Medicare questions? Here’s what you need to know from A to D.

Parts of Medicare

What are the most popular plans?


For more information on the costs of health care in retirement:

See our complete research on health care costs in retirement.


Parts of Medicare

Part A:

  • Covers hospital care costs.
  • Part of Traditional Medicare managed by the U.S. government.
  • You should know: It’s free at 65 if you or your spouse have worked and paid taxes for 10 years.

Part B:

  • Covers outpatient & doctor visits.
  • Also part of Traditional Medicare managed by the U.S. government.
  • You should know: It’s not free. Monthly premiums are set annually. You also might have a co-pay.

Part C:

  • Covers hospital and physician costs.
  • Also known as Medicare Advantage offered by private insurance companies.
  • You should know: Most plans have an out-of-pocket max. They also may cover dental, hearing, and vision costs.

Part D:

  • Covers prescription costs.
  • Can be added to Traditional Medicare (A&B) or Medicare Advantage (C).
  • You should know: Costs will vary depending on the plan you choose and prescriptions you need.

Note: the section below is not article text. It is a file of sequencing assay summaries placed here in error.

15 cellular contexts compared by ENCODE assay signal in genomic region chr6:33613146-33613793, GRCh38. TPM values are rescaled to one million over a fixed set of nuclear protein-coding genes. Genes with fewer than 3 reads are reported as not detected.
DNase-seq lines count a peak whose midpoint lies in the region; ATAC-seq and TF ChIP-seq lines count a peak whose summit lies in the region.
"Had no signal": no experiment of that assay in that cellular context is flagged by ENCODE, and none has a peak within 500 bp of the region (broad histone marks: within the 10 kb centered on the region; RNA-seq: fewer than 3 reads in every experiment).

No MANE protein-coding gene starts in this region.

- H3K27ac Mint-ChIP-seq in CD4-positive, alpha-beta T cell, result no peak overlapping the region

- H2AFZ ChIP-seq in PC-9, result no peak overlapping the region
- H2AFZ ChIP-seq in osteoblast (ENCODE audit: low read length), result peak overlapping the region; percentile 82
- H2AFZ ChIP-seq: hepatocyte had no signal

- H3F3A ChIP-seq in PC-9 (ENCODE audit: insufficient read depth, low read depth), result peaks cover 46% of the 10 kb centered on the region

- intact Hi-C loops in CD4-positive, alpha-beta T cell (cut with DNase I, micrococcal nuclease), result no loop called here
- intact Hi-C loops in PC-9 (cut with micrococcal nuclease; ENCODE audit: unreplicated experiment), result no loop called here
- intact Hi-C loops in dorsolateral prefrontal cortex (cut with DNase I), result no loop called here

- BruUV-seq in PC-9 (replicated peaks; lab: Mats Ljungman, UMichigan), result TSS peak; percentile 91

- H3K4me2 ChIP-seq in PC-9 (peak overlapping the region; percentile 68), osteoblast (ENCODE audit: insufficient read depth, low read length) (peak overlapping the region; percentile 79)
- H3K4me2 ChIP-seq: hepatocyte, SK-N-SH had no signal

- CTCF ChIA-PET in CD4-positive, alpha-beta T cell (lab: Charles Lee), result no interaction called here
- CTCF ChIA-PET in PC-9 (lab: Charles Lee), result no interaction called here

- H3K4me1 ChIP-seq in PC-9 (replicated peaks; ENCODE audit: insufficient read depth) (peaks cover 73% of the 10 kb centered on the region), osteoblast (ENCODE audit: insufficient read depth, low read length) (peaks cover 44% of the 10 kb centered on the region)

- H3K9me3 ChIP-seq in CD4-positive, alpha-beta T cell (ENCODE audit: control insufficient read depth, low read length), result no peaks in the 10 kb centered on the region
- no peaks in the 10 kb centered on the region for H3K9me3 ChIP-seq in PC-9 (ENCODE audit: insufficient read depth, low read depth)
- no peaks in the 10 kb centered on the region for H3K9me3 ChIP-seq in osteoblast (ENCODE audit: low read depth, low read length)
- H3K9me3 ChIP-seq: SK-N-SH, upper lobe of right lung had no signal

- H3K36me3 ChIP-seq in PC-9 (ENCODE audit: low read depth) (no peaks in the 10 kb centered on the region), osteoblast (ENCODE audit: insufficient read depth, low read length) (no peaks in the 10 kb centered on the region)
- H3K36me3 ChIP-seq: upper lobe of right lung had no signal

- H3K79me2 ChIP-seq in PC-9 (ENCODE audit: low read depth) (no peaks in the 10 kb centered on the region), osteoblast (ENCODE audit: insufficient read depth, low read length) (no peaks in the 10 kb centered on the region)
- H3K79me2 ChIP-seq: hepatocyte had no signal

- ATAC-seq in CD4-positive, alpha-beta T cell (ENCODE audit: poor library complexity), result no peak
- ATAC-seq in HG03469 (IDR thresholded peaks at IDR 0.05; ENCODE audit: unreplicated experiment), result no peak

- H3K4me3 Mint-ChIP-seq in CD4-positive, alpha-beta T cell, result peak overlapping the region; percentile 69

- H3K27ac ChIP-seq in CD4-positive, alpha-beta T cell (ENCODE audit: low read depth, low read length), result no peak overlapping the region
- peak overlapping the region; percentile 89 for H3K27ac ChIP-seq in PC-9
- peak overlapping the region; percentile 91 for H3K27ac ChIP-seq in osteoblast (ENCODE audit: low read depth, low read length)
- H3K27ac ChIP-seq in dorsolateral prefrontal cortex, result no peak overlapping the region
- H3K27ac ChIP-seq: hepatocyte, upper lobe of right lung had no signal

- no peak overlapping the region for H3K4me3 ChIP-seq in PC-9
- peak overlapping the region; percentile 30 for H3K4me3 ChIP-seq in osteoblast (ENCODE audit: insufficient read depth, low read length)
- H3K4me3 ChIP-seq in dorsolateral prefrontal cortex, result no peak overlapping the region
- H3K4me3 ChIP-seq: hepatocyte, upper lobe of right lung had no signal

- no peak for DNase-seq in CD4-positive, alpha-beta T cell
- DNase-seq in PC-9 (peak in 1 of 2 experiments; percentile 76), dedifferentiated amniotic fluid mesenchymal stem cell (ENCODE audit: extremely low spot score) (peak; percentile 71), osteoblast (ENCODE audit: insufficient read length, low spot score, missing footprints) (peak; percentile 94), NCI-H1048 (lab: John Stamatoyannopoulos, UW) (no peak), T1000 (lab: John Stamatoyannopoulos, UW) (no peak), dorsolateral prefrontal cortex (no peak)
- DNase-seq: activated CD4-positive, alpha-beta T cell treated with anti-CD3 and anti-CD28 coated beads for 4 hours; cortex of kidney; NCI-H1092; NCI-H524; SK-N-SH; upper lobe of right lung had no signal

• Covers out-of-pocket costs such as co-pays and deductibles.
  • Can be added to Traditional Medicare but not Medicare Advantage.
  • You should know: You can get Medigap later, but you might pay more for services.

What are the most popular plans?

  • 35% of enrollees add Traditional Medicare to employer-sponsored coverage.
  • 32% of enrollees choose Medicare Advantage + Part D.
  • 21% of enrollees choose Traditional Medicare + Part D + Medigap.


  • Your travel plans. If you want to travel internationally, consider either a Medicare Advantage plan or a Medigap plan that offers foreign travel benefits.
  • Your health status. If you have health issues, consider a plan with more coverage.
  • Employer-sponsored health care. If you’re still working, your spouse has employer-sponsored benefits, or you have retiree health benefits, consider how the plans work together.
  • Your preferred doctor. Find out if your favorite health care provider or network accepts the plan you want to choose.
  • Your costs. Make sure you understand the different deductibles, co-pays, coinsurance, and maximum out-of-pocket costs that come with the plans you’re considering.

* In certain circumstances, you may qualify for Medicare at a younger age than 65.


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